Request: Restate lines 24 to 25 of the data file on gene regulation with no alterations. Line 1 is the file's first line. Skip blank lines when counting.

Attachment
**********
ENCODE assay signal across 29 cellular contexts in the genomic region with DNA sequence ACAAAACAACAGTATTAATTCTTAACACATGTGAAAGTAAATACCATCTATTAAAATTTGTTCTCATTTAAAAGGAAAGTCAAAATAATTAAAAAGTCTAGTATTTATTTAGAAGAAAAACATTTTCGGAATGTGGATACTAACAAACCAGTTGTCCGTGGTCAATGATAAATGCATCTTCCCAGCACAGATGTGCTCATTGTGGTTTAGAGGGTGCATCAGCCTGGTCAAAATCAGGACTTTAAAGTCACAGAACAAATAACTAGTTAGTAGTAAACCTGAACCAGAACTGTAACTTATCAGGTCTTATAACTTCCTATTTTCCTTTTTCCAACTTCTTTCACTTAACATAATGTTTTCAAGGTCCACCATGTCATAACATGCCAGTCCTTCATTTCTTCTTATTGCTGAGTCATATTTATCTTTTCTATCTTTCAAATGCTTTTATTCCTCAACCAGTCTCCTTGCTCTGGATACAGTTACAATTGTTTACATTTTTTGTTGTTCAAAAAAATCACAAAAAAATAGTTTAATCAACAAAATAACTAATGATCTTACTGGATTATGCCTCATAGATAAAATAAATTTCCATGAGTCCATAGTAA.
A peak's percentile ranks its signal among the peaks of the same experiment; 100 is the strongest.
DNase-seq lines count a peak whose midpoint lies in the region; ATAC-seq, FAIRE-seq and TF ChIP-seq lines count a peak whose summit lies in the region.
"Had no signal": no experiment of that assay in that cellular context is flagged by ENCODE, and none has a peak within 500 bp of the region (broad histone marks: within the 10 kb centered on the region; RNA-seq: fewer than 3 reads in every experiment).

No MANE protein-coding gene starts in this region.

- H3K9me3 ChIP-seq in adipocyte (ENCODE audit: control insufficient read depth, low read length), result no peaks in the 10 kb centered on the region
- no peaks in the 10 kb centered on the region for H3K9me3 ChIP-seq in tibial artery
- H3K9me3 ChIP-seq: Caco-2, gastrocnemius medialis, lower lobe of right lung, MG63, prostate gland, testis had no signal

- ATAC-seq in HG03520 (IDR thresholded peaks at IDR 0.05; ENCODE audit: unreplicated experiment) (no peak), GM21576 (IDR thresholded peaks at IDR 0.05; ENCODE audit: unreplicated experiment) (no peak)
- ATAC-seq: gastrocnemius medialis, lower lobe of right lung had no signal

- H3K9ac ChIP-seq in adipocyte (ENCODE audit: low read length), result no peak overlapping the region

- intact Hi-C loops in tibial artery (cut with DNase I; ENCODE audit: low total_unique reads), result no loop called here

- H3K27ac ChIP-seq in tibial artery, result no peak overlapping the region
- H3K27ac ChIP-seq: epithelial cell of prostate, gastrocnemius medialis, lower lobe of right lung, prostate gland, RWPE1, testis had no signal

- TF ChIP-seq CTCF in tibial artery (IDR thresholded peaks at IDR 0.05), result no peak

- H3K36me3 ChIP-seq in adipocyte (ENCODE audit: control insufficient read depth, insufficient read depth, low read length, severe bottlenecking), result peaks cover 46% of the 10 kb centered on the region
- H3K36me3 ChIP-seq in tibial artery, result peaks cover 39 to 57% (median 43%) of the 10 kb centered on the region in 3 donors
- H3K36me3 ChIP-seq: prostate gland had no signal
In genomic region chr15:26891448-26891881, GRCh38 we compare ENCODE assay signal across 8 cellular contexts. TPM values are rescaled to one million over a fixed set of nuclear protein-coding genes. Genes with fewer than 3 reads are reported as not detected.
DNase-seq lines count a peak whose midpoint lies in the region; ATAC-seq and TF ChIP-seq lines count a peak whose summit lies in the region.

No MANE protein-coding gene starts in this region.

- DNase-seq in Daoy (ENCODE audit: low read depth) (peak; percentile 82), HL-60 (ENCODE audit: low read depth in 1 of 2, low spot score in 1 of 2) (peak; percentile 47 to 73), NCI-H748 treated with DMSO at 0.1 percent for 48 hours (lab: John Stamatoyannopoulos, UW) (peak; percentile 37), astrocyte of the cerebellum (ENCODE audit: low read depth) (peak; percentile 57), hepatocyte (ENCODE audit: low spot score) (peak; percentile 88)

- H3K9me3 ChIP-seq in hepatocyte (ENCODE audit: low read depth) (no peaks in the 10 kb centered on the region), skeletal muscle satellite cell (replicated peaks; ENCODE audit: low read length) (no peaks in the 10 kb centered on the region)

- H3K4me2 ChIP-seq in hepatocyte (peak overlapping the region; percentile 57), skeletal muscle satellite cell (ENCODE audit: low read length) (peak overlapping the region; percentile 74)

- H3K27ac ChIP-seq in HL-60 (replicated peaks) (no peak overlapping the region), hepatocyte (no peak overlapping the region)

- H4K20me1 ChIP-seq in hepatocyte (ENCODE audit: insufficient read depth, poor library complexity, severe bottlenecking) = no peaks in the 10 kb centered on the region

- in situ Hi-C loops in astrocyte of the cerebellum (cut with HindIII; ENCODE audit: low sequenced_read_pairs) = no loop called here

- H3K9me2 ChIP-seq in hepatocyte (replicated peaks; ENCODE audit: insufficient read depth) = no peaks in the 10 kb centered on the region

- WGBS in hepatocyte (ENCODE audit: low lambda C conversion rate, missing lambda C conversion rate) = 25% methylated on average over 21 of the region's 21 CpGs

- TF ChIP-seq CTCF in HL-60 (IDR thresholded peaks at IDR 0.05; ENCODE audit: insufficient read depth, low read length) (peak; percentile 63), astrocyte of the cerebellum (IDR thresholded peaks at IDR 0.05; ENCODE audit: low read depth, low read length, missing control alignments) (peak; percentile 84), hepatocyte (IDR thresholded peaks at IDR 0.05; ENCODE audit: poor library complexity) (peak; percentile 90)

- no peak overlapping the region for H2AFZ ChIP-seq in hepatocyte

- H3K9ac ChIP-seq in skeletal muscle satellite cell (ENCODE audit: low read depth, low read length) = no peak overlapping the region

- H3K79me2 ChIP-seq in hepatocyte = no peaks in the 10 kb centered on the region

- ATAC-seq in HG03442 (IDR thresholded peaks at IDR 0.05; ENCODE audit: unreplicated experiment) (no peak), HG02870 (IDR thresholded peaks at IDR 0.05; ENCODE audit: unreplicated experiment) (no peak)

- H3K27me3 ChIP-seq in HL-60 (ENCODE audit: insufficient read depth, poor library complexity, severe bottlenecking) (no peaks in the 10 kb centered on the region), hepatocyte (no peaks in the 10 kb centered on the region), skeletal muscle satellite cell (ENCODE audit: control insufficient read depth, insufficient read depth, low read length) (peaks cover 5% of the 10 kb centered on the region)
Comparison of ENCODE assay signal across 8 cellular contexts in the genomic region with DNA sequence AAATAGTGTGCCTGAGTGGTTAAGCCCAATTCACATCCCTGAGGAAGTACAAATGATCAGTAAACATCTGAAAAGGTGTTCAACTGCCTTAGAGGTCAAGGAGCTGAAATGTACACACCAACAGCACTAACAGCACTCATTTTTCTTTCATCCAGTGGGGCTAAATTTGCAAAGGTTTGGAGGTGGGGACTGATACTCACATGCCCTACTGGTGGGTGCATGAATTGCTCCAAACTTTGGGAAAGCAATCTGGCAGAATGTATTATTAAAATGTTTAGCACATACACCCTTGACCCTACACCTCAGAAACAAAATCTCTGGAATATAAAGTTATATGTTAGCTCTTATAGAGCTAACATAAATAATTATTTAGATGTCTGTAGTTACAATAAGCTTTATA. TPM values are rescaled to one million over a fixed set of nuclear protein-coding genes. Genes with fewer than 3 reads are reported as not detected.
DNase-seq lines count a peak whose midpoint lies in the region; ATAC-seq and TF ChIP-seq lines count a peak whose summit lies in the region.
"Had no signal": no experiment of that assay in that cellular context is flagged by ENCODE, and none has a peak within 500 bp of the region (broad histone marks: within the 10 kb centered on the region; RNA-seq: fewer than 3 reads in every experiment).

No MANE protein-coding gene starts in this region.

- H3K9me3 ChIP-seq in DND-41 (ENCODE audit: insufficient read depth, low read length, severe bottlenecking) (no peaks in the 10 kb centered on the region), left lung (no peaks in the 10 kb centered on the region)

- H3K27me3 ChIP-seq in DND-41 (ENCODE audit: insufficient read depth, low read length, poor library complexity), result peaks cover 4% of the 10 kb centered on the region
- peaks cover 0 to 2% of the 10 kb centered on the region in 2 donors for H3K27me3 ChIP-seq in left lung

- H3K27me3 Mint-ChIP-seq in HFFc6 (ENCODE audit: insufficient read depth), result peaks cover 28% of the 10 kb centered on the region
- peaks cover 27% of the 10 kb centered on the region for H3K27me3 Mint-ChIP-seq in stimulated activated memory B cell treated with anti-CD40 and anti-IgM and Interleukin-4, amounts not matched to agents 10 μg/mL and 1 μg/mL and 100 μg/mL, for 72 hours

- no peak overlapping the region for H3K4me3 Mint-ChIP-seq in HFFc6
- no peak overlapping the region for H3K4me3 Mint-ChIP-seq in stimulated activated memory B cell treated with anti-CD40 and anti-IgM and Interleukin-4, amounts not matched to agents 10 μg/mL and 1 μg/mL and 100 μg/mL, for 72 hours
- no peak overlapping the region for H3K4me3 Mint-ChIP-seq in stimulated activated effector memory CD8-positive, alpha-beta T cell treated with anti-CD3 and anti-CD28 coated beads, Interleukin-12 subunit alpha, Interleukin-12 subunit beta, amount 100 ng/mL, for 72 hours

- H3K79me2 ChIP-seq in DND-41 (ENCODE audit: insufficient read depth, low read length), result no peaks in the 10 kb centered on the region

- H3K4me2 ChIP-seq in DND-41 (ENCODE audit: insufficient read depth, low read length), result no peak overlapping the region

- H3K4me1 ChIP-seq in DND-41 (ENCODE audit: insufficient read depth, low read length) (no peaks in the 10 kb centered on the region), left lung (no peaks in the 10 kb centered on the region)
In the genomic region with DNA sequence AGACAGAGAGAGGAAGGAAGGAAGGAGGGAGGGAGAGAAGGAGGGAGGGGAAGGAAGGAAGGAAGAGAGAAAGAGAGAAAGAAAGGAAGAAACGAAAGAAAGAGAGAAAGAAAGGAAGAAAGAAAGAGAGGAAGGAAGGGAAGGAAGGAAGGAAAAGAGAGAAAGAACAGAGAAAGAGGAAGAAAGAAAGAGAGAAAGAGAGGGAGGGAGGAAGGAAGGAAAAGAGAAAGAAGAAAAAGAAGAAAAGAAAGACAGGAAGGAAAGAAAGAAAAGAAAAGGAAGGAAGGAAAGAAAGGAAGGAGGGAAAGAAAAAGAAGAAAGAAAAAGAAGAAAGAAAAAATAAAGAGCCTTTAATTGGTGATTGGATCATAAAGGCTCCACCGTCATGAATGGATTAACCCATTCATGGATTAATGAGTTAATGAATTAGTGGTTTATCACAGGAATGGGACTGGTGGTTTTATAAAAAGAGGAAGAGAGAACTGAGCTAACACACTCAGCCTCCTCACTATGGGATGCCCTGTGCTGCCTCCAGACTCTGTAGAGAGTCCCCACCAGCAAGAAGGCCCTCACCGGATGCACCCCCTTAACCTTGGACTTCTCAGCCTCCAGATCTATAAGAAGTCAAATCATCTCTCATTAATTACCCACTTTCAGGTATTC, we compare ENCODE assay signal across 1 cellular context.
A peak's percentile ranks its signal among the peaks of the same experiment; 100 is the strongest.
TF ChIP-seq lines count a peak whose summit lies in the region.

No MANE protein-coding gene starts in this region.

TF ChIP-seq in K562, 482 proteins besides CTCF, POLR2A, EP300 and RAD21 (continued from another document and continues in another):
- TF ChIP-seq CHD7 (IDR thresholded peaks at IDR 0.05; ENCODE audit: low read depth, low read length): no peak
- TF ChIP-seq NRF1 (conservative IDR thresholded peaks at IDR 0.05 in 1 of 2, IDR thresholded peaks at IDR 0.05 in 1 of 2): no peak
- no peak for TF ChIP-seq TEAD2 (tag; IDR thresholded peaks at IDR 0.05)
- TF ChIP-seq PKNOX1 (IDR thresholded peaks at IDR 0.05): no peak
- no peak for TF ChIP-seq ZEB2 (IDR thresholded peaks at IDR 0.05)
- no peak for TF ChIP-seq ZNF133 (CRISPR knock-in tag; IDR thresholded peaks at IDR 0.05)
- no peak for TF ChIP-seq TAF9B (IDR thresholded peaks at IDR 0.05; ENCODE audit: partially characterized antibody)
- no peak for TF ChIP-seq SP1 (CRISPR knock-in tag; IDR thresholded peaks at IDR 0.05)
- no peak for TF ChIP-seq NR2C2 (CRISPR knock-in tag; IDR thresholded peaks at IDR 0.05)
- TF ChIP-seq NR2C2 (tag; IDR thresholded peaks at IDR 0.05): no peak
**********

- H3K4me2 ChIP-seq in hepatocyte (peak overlapping the region; percentile 57), skeletal muscle satellite cell (ENCODE audit: low read length) (peak overlapping the region; percentile 74)

- H3K27ac ChIP-seq in HL-60 (replicated peaks) (no peak overlapping the region), hepatocyte (no peak overlapping the region)